Autism as common in young as in older adults in England

January 01, 0001

Autism as common in young as in older adults in England

These UK authors postulated that if the prevalence of autism is increasing, rates in older adults would be expected to be lower than rates among younger adults. They conducted a stratified, multiphase random sample in a national survey of psychiatric morbidity in adults in England in 2007. Survey data were weighted to take account of study design and nonresponse so that the results were representative of the household population. They identified people 16 years or older with autistic spectrum disorders (ASD) based on validated diagnostic interview techniques. Respondents also provided information on sociodemographics and their use of mental health services.

They found: "Of 7461 adult participants who provided a complete phase 1 interview, 618 completed phase 2 diagnostic assessments. The weighted prevalence of ASD in adults was estimated to be 9.8 per 1000. Prevalence was not related to the respondent's age. Rates were higher in men, those without educational qualifications, and those living in rented social (government- financed) housing. There was no evidence of increased use of services for mental health problems."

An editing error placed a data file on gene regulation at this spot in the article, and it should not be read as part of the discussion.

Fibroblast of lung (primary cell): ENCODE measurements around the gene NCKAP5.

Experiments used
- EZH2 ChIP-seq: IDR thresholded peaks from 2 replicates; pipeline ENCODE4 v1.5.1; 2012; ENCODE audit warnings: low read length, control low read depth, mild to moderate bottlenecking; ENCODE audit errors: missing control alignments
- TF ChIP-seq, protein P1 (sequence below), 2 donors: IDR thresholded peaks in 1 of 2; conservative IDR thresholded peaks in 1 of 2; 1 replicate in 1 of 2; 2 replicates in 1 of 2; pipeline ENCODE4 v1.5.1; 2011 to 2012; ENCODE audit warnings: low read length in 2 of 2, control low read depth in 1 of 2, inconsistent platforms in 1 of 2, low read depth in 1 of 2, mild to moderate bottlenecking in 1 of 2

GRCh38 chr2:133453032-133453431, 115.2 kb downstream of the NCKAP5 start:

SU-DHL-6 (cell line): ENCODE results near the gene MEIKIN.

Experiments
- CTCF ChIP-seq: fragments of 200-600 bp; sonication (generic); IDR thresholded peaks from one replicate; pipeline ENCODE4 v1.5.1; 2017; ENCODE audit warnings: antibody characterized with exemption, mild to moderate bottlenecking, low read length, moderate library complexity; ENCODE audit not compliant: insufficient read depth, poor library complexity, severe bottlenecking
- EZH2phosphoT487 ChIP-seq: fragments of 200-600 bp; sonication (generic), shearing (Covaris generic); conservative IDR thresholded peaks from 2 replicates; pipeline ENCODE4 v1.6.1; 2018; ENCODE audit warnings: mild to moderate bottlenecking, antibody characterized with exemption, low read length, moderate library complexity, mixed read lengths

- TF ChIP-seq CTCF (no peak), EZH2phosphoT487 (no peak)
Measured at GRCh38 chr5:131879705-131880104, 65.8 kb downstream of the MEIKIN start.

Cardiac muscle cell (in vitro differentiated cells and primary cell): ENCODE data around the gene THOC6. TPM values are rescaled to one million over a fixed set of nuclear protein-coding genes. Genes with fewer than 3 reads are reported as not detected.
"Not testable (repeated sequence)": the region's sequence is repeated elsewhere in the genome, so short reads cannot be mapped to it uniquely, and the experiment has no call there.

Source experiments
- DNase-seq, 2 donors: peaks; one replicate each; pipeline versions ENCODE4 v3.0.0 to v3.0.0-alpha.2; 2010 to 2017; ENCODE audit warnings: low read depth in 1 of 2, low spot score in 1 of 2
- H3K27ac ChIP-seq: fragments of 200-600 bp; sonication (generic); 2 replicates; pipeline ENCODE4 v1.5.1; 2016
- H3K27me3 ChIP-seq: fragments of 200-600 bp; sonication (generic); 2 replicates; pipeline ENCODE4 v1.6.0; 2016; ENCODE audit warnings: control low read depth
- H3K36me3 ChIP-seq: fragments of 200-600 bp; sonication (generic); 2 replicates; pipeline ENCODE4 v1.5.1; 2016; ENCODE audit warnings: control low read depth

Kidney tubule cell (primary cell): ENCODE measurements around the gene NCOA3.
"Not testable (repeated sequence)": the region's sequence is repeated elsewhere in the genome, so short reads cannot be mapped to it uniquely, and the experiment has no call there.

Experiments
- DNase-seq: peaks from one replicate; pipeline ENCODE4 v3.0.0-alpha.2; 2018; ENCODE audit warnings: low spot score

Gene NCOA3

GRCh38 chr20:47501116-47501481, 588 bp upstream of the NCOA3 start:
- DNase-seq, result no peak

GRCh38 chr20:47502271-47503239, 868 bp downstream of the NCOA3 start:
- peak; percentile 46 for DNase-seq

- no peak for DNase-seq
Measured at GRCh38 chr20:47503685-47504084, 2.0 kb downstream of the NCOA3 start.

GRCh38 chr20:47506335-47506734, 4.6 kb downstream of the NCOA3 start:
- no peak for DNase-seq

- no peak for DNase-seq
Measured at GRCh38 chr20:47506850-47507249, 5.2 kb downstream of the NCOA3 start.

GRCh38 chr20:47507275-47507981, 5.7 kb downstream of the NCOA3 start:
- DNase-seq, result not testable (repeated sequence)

The authors concluded: "Conducting epidemiologic research on ASD in adults is feasible. The prevalence of ASD in this population is similar to that found in children. The lack of an association with age is consistent with there having been no increase in prevalence and with its causes being temporally constant. Adults with ASD living in the community are socially disadvantaged and tend to be unrecognized."

These results are not surprising.

For the full abstract, click here.

Arch Gen Psychiatry 68(5):459-465, May 2011
© 2011 to the American Medical Association
Epidemiology of Autism Spectrum Disorders in Adults in the Community in England. Traolach S. Brugha, Sally McManus, John Bankart, et al. Correspondence to Dr. Brugha: [email protected]

Category: N. Neurological, P. Psychological. Keywords: autism, autistic spectrum disorders, adults, rates, epidemiology, cross-sectional population-based study, journal watch.
Synopsis edited by Dr Linda French, Toledo, Ohio. Posted on Global Family Doctor 13 May 2011

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